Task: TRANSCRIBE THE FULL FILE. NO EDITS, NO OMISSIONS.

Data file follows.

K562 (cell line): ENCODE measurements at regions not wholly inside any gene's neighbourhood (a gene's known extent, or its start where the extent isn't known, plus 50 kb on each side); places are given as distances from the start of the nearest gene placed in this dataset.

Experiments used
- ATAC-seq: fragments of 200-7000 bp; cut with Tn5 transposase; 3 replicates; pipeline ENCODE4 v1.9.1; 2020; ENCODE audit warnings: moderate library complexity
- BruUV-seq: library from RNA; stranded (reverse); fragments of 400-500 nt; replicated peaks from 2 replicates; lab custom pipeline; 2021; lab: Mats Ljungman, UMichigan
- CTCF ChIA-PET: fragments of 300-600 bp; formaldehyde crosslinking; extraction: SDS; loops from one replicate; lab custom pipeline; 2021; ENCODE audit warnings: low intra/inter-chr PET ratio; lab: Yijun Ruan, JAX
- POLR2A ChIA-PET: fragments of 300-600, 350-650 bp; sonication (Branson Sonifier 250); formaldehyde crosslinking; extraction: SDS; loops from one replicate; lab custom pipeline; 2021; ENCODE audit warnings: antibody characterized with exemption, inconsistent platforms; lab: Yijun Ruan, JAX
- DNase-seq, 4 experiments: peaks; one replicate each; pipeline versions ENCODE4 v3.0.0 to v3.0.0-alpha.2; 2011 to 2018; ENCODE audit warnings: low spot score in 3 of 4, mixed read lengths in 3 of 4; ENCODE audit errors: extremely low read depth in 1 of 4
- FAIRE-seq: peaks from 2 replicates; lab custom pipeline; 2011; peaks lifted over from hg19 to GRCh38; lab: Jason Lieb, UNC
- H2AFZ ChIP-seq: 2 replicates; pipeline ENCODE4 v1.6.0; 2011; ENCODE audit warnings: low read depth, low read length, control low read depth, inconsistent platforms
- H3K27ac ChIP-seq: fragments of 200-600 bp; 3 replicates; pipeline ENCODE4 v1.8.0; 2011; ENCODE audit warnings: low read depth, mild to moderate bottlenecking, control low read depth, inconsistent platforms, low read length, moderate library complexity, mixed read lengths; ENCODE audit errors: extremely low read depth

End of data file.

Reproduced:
K562 (cell line): ENCODE measurements at regions not wholly inside any gene's neighbourhood (a gene's known extent, or its start where the extent isn't known, plus 50 kb on each side); places are given as distances from the start of the nearest gene placed in this dataset.

Experiments used
- ATAC-seq: fragments of 200-7000 bp; cut with Tn5 transposase; 3 replicates; pipeline ENCODE4 v1.9.1; 2020; ENCODE audit warnings: moderate library complexity
- BruUV-seq: library from RNA; stranded (reverse); fragments of 400-500 nt; replicated peaks from 2 replicates; lab custom pipeline; 2021; lab: Mats Ljungman, UMichigan
- CTCF ChIA-PET: fragments of 300-600 bp; formaldehyde crosslinking; extraction: SDS; loops from one replicate; lab custom pipeline; 2021; ENCODE audit warnings: low intra/inter-chr PET ratio; lab: Yijun Ruan, JAX
- POLR2A ChIA-PET: fragments of 300-600, 350-650 bp; sonication (Branson Sonifier 250); formaldehyde crosslinking; extraction: SDS; loops from one replicate; lab custom pipeline; 2021; ENCODE audit warnings: antibody characterized with exemption, inconsistent platforms; lab: Yijun Ruan, JAX
- DNase-seq, 4 experiments: peaks; one replicate each; pipeline versions ENCODE4 v3.0.0 to v3.0.0-alpha.2; 2011 to 2018; ENCODE audit warnings: low spot score in 3 of 4, mixed read lengths in 3 of 4; ENCODE audit errors: extremely low read depth in 1 of 4
- FAIRE-seq: peaks from 2 replicates; lab custom pipeline; 2011; peaks lifted over from hg19 to GRCh38; lab: Jason Lieb, UNC
- H2AFZ ChIP-seq: 2 replicates; pipeline ENCODE4 v1.6.0; 2011; ENCODE audit warnings: low read depth, low read length, control low read depth, inconsistent platforms
- H3K27ac ChIP-seq: fragments of 200-600 bp; 3 replicates; pipeline ENCODE4 v1.8.0; 2011; ENCODE audit warnings: low read depth, mild to moderate bottlenecking, control low read depth, inconsistent platforms, low read length, moderate library complexity, mixed read lengths; ENCODE audit errors: extremely low read depth